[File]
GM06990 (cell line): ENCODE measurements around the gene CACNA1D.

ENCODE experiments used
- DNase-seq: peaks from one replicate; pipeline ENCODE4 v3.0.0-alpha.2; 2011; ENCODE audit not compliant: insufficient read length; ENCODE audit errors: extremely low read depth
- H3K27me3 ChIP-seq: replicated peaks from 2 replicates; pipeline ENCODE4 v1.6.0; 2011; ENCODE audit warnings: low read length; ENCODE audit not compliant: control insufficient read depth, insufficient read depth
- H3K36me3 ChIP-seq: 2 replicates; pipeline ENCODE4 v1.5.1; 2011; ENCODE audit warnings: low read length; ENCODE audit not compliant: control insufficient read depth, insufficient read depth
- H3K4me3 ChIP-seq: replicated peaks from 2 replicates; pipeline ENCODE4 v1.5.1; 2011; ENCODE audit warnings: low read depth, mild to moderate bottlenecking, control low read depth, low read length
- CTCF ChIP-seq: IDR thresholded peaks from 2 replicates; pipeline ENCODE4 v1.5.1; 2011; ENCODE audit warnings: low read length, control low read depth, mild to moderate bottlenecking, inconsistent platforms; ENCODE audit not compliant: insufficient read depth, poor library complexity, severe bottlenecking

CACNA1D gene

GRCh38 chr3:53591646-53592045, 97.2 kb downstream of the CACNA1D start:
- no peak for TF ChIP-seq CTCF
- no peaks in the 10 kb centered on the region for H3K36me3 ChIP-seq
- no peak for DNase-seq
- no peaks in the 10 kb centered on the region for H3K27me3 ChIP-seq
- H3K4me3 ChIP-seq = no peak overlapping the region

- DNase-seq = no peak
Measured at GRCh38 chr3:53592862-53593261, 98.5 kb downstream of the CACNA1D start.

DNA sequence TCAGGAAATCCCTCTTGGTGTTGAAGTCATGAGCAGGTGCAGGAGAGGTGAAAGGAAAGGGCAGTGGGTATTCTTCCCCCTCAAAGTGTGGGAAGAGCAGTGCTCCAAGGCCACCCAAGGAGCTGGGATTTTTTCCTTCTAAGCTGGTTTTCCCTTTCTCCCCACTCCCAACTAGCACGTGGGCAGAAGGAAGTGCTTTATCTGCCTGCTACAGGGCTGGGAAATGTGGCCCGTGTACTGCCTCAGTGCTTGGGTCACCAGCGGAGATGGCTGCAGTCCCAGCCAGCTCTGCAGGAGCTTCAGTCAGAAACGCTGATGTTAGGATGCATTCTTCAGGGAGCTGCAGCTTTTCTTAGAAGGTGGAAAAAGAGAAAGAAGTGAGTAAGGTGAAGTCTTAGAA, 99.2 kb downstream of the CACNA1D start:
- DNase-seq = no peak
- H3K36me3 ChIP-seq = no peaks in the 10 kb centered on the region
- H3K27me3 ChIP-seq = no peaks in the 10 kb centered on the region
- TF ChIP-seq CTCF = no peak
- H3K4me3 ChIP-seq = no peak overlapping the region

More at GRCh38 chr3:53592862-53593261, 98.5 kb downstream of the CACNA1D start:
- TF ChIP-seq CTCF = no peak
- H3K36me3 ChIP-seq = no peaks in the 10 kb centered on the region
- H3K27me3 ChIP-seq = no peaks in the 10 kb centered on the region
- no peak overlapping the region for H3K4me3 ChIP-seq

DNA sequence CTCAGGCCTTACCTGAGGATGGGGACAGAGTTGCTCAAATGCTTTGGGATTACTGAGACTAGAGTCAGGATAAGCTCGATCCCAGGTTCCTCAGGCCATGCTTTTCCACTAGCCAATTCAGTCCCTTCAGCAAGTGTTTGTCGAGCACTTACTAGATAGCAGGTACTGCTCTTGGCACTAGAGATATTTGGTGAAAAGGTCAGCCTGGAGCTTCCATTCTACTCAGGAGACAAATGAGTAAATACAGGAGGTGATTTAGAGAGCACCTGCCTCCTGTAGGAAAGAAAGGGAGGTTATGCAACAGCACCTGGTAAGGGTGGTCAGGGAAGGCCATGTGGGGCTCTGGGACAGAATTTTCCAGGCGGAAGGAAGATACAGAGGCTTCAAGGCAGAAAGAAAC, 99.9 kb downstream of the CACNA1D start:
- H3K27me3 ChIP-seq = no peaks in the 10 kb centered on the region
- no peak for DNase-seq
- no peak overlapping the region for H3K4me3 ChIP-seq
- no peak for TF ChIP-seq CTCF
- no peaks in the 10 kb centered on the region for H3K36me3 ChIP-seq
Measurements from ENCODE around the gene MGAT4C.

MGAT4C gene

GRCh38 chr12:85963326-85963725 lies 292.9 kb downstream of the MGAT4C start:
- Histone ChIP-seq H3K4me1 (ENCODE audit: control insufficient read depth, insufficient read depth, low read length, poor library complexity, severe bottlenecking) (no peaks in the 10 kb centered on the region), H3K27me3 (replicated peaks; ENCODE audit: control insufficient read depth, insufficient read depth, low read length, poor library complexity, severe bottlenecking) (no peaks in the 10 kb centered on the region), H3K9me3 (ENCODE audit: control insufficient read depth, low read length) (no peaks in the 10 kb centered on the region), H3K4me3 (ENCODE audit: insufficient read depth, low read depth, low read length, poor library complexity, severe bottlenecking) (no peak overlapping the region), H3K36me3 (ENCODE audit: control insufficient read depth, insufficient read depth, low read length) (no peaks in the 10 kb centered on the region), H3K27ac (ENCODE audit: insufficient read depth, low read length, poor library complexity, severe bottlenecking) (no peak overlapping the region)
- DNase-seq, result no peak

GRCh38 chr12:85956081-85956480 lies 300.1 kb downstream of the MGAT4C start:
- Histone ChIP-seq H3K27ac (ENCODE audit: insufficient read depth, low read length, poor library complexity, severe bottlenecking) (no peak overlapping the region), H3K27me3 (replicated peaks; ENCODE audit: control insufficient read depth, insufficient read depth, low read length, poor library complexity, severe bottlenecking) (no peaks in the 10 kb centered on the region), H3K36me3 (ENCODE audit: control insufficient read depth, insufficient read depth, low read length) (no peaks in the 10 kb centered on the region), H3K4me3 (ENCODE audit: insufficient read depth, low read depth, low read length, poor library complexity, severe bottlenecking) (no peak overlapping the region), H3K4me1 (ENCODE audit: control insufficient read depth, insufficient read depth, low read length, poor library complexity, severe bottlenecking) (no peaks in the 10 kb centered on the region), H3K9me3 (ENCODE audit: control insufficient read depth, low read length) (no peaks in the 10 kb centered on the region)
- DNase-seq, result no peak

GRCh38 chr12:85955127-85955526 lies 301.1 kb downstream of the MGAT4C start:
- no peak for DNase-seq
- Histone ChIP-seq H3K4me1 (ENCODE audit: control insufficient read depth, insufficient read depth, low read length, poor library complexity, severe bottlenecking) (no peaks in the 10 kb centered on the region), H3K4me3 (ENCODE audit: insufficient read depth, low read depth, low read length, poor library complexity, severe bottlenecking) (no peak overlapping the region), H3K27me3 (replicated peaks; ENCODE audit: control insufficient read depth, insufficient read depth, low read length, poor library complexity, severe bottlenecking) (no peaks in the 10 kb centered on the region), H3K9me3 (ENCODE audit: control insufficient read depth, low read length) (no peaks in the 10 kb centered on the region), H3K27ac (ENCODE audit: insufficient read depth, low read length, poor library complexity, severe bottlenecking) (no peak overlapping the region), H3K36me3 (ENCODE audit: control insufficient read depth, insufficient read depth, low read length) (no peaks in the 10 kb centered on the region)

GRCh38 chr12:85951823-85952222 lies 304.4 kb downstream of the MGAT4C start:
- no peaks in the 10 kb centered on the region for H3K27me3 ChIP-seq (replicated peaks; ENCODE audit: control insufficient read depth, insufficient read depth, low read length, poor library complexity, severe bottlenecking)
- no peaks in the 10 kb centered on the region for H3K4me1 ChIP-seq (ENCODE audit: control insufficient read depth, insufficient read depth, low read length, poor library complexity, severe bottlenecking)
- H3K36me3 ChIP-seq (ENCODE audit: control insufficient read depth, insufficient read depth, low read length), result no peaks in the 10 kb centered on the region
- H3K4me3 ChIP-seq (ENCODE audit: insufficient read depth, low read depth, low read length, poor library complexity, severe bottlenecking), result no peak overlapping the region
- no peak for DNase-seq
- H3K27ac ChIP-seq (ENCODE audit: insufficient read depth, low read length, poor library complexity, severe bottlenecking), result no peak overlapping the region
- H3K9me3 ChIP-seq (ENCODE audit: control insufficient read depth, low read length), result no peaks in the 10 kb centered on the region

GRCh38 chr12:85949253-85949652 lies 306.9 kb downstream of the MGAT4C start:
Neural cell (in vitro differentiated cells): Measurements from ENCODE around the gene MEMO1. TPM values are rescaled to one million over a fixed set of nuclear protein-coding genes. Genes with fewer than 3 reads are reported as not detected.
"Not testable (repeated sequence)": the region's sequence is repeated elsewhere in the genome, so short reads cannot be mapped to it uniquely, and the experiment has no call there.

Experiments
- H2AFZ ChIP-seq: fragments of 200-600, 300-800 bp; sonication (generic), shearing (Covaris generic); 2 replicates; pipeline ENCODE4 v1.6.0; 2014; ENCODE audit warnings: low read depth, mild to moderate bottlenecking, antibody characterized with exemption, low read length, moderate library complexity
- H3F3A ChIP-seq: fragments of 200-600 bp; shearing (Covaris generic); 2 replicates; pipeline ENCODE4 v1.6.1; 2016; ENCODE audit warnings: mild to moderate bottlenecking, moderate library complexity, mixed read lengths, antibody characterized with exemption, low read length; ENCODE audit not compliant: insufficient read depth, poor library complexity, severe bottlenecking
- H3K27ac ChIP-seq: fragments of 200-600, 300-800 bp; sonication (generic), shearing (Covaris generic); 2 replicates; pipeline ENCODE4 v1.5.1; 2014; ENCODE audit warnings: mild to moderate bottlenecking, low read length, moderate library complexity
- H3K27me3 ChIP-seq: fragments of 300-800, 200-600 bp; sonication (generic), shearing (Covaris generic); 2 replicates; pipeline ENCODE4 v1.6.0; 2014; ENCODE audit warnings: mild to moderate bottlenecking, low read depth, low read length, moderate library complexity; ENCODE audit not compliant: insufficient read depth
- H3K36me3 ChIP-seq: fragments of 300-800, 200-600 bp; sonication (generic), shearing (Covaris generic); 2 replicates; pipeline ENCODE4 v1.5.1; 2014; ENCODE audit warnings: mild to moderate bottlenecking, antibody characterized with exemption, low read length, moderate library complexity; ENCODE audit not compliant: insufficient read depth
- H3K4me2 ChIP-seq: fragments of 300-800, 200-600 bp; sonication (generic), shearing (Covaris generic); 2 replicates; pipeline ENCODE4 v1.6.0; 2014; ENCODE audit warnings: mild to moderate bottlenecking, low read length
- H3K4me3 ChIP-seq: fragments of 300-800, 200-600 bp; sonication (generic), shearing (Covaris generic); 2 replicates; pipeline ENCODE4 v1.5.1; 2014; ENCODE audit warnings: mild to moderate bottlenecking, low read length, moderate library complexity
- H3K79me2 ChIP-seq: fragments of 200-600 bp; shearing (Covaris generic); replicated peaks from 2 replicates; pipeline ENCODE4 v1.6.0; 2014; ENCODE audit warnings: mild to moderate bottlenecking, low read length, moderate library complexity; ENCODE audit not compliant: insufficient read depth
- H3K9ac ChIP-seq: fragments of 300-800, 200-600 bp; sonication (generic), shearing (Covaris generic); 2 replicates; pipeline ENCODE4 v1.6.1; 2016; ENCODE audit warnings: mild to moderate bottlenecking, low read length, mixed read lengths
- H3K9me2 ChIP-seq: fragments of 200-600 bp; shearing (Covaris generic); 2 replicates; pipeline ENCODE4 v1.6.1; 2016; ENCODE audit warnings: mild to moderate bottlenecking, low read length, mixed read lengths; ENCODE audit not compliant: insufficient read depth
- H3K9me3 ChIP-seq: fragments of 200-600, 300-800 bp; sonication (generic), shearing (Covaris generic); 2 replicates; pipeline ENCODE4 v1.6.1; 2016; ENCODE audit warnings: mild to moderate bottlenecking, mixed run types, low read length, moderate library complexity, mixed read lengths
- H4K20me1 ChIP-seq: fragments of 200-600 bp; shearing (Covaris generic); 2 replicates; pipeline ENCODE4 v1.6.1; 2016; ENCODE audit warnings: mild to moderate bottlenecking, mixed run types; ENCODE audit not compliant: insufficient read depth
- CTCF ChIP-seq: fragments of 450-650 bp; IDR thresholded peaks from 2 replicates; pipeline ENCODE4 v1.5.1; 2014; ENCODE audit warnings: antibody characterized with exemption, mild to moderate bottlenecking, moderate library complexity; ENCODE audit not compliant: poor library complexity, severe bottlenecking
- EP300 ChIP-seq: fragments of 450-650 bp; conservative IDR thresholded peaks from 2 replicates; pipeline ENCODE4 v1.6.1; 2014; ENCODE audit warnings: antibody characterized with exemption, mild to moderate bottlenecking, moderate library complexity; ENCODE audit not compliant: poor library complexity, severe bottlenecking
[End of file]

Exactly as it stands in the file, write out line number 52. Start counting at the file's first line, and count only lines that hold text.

- H3K9me3 ChIP-seq (ENCODE audit: control insufficient read depth, low read length), result no peaks in the 10 kb centered on the region